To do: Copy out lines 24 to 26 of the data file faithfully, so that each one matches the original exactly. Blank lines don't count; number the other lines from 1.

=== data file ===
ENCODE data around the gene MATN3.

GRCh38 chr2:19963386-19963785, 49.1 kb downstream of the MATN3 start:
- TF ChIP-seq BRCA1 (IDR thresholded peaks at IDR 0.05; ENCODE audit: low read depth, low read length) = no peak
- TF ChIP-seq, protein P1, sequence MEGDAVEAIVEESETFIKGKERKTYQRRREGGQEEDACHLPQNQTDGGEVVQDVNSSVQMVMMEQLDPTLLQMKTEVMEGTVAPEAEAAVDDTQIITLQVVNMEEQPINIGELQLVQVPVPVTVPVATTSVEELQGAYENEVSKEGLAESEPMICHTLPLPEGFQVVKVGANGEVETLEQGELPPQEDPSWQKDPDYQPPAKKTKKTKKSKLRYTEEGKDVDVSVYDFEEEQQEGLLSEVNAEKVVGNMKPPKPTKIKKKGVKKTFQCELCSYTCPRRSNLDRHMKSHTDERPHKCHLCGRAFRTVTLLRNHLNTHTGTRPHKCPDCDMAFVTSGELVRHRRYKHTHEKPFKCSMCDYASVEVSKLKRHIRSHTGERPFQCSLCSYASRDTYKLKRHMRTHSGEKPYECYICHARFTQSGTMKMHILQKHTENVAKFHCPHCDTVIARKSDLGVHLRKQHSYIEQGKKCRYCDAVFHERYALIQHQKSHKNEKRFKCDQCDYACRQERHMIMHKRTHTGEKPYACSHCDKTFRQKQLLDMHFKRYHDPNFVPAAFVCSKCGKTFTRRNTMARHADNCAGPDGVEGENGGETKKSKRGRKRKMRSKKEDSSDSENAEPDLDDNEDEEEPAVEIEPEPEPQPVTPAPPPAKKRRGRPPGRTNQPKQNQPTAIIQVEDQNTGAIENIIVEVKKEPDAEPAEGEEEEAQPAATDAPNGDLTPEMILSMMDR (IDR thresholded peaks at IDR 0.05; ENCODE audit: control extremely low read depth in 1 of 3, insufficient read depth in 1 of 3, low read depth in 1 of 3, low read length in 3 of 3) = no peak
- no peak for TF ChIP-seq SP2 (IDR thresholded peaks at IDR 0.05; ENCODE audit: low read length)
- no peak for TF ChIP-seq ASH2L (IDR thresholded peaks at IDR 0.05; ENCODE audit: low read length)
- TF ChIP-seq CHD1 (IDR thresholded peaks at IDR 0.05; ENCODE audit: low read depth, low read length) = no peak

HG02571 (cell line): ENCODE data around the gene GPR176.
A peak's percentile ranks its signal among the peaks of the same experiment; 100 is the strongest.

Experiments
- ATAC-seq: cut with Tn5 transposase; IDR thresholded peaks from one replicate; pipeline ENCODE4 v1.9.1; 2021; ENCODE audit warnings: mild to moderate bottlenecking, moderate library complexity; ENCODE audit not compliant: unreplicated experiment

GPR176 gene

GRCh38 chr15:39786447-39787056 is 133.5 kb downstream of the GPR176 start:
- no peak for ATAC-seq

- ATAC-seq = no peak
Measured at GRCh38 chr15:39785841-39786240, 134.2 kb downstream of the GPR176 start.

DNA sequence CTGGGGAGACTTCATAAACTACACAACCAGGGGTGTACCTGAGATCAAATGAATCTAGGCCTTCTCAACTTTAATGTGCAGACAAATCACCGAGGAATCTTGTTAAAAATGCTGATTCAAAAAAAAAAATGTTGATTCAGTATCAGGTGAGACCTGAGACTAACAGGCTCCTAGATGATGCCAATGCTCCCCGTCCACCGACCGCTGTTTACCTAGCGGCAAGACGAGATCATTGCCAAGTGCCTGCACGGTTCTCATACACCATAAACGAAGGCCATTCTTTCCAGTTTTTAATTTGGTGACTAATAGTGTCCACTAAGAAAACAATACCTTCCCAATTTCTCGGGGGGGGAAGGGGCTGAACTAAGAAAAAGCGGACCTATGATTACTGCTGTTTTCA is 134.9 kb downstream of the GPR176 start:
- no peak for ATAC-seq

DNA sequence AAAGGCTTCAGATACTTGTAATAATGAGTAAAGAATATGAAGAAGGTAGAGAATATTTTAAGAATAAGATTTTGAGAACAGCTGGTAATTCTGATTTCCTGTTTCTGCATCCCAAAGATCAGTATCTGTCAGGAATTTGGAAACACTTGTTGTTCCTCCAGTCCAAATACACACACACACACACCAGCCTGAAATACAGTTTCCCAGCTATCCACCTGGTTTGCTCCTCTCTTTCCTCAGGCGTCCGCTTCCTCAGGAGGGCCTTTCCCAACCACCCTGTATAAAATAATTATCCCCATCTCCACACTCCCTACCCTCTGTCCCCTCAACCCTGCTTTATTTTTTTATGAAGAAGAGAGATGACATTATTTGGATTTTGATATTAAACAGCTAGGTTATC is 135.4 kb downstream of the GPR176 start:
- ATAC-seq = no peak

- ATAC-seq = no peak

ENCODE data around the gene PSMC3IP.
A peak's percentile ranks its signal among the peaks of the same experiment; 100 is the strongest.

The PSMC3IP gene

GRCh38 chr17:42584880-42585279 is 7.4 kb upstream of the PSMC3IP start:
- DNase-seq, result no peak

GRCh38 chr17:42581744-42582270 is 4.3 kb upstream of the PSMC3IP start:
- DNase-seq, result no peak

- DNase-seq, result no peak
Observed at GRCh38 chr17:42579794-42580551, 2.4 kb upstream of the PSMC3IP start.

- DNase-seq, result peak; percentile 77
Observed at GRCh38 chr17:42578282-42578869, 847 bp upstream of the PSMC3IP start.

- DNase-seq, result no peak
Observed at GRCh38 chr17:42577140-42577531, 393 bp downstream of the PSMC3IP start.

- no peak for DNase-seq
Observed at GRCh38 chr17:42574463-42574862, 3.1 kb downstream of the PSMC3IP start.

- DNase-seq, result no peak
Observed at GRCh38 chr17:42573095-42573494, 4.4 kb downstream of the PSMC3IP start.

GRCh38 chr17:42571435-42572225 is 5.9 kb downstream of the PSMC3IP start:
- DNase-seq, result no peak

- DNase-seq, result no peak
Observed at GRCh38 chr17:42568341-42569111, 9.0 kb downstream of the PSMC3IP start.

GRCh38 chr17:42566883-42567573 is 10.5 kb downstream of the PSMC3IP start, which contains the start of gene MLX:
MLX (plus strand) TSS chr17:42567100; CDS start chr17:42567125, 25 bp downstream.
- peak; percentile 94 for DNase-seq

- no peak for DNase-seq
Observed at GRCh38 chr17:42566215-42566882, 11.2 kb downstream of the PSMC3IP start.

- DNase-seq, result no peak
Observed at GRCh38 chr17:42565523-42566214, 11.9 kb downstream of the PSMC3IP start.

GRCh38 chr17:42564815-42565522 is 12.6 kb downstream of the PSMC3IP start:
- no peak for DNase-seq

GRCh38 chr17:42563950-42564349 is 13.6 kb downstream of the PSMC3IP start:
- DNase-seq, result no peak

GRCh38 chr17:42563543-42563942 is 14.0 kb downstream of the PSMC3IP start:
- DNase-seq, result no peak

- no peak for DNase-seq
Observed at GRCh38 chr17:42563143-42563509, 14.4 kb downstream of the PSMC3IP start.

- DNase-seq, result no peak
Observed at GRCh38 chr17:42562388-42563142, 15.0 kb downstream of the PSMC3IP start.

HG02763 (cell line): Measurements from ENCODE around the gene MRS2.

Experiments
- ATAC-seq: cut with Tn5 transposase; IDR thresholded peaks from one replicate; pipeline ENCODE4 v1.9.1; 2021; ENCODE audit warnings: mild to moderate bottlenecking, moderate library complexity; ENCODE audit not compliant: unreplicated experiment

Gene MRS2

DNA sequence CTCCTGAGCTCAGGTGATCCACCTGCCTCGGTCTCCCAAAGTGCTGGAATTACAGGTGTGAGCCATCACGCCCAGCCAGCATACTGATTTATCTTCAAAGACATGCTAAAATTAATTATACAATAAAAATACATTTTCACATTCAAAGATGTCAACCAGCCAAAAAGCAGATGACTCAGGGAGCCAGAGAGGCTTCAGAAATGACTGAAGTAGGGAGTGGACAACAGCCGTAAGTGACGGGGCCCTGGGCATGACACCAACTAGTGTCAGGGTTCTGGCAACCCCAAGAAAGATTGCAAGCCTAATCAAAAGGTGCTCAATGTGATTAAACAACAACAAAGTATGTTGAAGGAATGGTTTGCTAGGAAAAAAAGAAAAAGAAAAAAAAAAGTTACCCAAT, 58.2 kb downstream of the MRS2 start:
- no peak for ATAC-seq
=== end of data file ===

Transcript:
The PSMC3IP gene

GRCh38 chr17:42584880-42585279 is 7.4 kb upstream of the PSMC3IP start:
- DNase-seq, result no peak